| By Steven Kaplan

In the first half of this recent Super Bowl, San Francisco QB Colin Kaepernick was shut down by the Baltimore defense. His "play action" fake handoffs to his running backs were just awful and fooled absolutely no one. As an analogy to tennis, disguise in shot-making can be an effective method to take away time from your opponent's ability to defend if you execute well. If not, it is an exercise in futility.

Kaepernick seemed to change his plan after the lights came back on. He used his speed and mobility to run for a few strong gains. This drew the linebackers in and opened the field for successful moderate range passes. In tennis, you can set up a combination within a point, such as a drop shot, followed by a lob. You can also create combinations that can be developed over a series of points, like serving down the middle to set up the opportunity for a wide serve on a big point.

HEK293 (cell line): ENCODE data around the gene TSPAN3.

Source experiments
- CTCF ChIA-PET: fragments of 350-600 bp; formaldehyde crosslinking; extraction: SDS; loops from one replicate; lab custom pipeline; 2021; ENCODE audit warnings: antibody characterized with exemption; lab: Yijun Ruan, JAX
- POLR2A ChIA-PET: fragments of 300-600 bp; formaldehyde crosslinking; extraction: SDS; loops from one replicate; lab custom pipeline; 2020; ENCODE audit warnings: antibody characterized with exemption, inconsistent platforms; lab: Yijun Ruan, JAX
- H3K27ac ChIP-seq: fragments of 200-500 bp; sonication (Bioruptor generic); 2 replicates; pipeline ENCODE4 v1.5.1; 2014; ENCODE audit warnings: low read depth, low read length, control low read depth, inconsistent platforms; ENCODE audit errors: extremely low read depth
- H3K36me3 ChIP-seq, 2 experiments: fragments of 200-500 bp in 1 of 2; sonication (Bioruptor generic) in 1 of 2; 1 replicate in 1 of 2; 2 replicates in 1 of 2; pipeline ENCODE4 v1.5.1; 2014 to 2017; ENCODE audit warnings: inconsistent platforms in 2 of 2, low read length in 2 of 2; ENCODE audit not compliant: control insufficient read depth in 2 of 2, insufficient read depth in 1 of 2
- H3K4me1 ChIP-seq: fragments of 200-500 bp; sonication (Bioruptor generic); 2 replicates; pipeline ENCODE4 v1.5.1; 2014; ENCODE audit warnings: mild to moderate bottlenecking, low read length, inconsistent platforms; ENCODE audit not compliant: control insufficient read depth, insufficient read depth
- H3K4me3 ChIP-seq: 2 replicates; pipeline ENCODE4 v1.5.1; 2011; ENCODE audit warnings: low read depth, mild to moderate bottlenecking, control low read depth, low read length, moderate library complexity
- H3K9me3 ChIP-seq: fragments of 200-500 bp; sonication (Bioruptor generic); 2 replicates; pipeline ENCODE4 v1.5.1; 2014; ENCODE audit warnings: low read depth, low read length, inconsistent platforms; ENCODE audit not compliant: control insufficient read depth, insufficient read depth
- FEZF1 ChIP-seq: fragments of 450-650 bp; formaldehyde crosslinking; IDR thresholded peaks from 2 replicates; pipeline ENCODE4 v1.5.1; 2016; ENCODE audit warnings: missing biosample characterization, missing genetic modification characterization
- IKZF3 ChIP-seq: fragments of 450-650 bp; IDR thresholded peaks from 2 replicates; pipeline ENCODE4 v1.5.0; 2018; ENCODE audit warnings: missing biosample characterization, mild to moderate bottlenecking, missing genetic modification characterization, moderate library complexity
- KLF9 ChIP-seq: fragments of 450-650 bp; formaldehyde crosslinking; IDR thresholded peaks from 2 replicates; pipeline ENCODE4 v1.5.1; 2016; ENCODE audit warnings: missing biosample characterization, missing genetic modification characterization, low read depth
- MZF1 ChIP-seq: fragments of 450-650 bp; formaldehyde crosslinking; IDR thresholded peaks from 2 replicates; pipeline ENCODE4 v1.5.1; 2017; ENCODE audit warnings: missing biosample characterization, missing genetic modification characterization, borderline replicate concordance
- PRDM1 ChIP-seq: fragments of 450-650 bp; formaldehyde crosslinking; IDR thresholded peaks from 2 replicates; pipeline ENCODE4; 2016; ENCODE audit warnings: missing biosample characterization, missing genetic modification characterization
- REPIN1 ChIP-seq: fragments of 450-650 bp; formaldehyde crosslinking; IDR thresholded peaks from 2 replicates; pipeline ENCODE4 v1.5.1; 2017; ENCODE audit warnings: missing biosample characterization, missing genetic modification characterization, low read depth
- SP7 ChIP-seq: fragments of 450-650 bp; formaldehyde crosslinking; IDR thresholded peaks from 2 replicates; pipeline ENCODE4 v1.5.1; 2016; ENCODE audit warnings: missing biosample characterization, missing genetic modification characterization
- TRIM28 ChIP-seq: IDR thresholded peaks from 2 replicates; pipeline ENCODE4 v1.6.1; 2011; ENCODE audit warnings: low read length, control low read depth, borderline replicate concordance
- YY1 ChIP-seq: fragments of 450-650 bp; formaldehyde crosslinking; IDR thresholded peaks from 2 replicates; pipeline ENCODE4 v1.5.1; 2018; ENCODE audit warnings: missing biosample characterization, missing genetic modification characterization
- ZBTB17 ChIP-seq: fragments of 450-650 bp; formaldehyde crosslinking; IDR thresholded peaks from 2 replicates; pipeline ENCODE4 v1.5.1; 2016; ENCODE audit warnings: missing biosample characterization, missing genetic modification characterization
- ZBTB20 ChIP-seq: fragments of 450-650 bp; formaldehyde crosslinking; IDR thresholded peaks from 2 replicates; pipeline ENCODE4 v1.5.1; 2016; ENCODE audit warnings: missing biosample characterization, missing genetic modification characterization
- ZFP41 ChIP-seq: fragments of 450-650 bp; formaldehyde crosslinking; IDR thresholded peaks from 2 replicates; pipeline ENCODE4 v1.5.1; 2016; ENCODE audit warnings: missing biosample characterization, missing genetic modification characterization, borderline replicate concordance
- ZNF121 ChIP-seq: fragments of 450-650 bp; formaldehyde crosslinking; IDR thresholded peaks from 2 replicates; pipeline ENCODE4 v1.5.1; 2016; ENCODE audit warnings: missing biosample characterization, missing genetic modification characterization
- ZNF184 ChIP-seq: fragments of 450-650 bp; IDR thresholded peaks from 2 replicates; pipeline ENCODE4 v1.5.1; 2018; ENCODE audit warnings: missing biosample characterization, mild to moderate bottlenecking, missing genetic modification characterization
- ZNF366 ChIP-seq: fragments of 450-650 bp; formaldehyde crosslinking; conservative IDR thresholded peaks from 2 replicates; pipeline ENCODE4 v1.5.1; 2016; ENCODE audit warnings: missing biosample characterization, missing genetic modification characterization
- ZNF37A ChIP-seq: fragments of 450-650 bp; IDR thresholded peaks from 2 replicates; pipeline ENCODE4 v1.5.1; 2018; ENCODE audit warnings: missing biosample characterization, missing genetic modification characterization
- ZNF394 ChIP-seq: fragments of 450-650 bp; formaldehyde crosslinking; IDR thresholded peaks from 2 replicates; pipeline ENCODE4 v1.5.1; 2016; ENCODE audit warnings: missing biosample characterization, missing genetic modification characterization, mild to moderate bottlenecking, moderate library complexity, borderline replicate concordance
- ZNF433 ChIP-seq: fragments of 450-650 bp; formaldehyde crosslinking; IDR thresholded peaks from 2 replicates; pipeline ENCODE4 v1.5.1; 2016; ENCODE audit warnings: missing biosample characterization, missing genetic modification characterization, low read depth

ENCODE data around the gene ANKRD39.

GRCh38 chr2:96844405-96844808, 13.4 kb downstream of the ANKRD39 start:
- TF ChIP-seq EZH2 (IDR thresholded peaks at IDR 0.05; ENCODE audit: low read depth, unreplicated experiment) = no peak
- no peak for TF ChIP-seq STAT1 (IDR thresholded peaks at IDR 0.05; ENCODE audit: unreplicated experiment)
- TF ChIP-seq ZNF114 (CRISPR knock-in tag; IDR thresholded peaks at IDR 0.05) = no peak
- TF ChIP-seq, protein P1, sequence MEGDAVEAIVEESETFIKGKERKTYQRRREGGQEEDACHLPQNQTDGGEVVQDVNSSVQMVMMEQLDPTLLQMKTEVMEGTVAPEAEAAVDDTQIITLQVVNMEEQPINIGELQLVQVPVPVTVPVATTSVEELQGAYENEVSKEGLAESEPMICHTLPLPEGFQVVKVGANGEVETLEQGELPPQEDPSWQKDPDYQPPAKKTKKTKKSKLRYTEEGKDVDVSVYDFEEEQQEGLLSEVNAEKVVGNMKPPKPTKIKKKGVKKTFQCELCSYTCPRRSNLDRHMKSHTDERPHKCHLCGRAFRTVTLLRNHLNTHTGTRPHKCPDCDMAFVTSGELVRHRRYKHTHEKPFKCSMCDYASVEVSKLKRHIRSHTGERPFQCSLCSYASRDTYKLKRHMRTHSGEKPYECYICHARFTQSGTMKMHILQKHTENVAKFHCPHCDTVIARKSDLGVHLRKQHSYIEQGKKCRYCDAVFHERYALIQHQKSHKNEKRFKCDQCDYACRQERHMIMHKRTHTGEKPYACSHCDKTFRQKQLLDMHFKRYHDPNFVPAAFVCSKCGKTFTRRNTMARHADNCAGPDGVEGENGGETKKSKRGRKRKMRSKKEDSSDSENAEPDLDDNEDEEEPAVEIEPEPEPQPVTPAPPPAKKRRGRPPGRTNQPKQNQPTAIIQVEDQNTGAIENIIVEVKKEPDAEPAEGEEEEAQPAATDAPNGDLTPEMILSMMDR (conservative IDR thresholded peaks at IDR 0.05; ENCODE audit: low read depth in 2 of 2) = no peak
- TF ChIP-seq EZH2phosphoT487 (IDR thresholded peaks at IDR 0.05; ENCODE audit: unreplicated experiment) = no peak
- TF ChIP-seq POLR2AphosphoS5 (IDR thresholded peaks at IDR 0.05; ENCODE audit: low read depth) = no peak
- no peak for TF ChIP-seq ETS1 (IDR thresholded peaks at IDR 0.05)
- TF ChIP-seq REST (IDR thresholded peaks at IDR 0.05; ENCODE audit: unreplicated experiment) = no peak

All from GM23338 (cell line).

Kaepernick fell short of course, but you have to admire the perseverance of him and his coaches in attempting to solve problems.

Steven Kaplan

Steven Kaplan is the owner and managing director of Bethpage Park Tennis Center, as well as director emeritus of Lacoste Academy for New York City Parks Foundation and executive director and founder of Serve & Return Inc. Steve has coached more than 1,100 nationally-ranked junior players, 16 New York State high school champions, two NCAA Division 1 Singles Champions, and numerous highly-ranked touring professionals. Many of the students Steve has closely mentored have gone to achieve great success as prominent members of the New York financial community, and in other prestigious professions. In 2017, Steve was awarded the Hy Zausner Lifetime Achievement Award by the USTA. He may be reached by e-mail at StevenJKaplan@aol.com.